This is, without a doubt, the hardest job in the world.
It is, however, not without it’s rewards.
No one does this with money on their mind – “We do it for the love…”.
There’s a strange economy at play as a teacher; we’re happy to exchange 1000’s mins of exquisite anguish for 1 min of joy, elation, success (insert synonym). I wouldn’t dream of doing anything else.
There is so much to consider when we look at what a teacher’s roles and responsibilities are that you’d have to be some sort of super human to get it all right, all of the time.
So by virtue of this argument; we are only human, aren’t we? If you scrutinised every lesson you taught today couldn’t they be improved upon? If we can accept that we’re not a perfect teacher then we automatically find ourselves constantly in ‘need of improvement’ and I would argue that this is a good thing. Maybe there is no such a thing as a perfect teacher. It’s like the Holy Grail though, just the suggestion that it could exist inspires people .
If teacher ‘perfection’ is out there we won’t find it by doing the same thing, day in, day out. Change is always a wrench from the comfortable and familiar and frankly, it’s hard. It’s much harder if you do it on your own though and so much more fun if we do it together.
If we accept that none of us are perfect then all of us can improve – no one is spared. If we’re all in need of improving then anything we can do that makes us better practitioners is a boon. We are all this together aren’t we?
Nothing changes in a vacuum. We need stimulus for change to occur (I teach Science you see). The more stimuli we have, the more potential there is for change to occur. So it’s entirely possible that the more conversations we have about teaching and learning, the better our teaching and learning will become. And so… we come to the blog.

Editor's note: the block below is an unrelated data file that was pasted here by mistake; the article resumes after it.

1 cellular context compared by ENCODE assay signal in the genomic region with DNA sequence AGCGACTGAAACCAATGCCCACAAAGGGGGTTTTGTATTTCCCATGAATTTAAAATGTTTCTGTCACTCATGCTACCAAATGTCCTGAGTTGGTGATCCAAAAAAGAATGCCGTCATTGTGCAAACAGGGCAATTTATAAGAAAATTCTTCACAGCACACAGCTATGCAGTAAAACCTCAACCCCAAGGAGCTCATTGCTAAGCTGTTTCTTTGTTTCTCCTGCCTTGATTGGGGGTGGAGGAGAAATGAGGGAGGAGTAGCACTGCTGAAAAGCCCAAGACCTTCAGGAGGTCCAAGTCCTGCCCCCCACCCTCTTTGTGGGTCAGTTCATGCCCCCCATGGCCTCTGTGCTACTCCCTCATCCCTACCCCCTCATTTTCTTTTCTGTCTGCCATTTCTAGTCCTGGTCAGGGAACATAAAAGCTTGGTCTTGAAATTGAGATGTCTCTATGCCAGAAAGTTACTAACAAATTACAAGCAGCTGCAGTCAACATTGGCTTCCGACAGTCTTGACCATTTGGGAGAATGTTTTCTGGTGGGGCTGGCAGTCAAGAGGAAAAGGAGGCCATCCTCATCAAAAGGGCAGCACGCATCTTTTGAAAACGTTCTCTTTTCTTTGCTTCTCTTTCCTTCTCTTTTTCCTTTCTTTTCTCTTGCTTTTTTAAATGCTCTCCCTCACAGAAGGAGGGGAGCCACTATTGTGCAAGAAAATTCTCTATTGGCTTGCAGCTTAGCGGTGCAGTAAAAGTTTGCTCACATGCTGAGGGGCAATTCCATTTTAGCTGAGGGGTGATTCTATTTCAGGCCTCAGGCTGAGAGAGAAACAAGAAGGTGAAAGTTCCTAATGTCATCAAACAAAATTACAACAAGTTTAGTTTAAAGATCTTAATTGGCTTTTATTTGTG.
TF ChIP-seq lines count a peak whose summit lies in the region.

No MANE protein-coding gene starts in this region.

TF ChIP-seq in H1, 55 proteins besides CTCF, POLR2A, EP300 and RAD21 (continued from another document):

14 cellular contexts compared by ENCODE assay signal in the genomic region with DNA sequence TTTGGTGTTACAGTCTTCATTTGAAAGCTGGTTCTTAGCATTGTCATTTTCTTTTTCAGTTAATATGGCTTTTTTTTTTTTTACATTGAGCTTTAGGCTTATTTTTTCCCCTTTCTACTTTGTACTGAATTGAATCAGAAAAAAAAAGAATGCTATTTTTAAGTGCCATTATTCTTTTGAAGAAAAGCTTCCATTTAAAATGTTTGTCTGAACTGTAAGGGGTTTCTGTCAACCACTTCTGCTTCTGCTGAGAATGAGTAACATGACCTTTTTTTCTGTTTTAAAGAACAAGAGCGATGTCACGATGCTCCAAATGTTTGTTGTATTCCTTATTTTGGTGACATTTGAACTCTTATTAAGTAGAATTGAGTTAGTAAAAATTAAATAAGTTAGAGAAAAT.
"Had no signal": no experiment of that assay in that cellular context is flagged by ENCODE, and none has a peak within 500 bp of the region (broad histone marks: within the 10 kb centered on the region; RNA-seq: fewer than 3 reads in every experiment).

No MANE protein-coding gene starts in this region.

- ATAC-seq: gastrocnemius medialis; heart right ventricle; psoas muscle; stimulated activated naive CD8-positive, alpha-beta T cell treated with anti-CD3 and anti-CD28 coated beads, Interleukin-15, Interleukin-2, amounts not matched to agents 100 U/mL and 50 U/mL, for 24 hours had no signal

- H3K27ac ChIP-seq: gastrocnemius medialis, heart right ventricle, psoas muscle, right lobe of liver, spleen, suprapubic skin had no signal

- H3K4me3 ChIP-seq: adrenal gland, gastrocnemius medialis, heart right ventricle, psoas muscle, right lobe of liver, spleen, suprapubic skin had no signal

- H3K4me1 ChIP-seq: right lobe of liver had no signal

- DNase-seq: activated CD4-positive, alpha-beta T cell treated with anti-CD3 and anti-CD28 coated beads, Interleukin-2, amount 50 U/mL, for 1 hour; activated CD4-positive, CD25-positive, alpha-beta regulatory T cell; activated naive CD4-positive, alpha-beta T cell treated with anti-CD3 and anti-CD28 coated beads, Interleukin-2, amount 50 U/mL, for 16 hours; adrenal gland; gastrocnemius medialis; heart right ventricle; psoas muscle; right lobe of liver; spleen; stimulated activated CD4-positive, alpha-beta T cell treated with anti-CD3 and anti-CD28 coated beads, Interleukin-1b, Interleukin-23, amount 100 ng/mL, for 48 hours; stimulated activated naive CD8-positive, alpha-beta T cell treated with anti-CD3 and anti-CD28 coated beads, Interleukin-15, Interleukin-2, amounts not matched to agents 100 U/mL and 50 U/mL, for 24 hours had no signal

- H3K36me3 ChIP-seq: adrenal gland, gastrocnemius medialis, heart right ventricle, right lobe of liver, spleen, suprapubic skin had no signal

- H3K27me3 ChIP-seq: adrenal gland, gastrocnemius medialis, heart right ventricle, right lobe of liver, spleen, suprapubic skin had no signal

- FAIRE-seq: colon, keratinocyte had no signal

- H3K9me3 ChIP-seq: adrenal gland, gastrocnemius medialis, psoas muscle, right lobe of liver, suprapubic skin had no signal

Time for a cheesy analogy. We’re in a new building. These are the blueprints the architects drew up for what has become our school. Our new home.
This blog is only one of many strategies and initiatives that are in place as a blueprint for building excellent Teaching and Learning. We’re all different; some of us are great at assessment, some of us excel at questioning, some of our behaviour management is exceptional. What makes for an excellent teacher though is someone who is willing to scrutinise their practice, willing to make changes to how they do things, willing to share their good practice in exchange for other’s.
One of the challenges is just admitting that actually, “I could have done a better job of that lesson”. Maybe “I could tinker with the way I asked that question”. I would argue that engaging with your own personal development is one of the signs that you are an outstanding practitioner. It shouts loud and clear to all around that “It’s OK to be OK, but I do want to be better.”
The reason for this post is pure and simple.
“Hello. We’re here.”
What is the blog for? It’s a place for us to discuss Teaching and Learning. I will try to blog once a week. I would hope that people read it. I would actively encourage you to get involved and comment on the blog. Sign up. It’s dead easy. I would go so far as to say that when you feel brave enough, you should consider writing a blog entry with something you might like to discuss.
It isn’t the staff room. This is a public forum. Anyone in the world can read this blog and the comments that are made. I’ve staked my word on this being the best way to run something like this. Open. We’re all professionals. Let’s leave it at that.
So let’s discuss something. Watch the vid. Let me know what you think.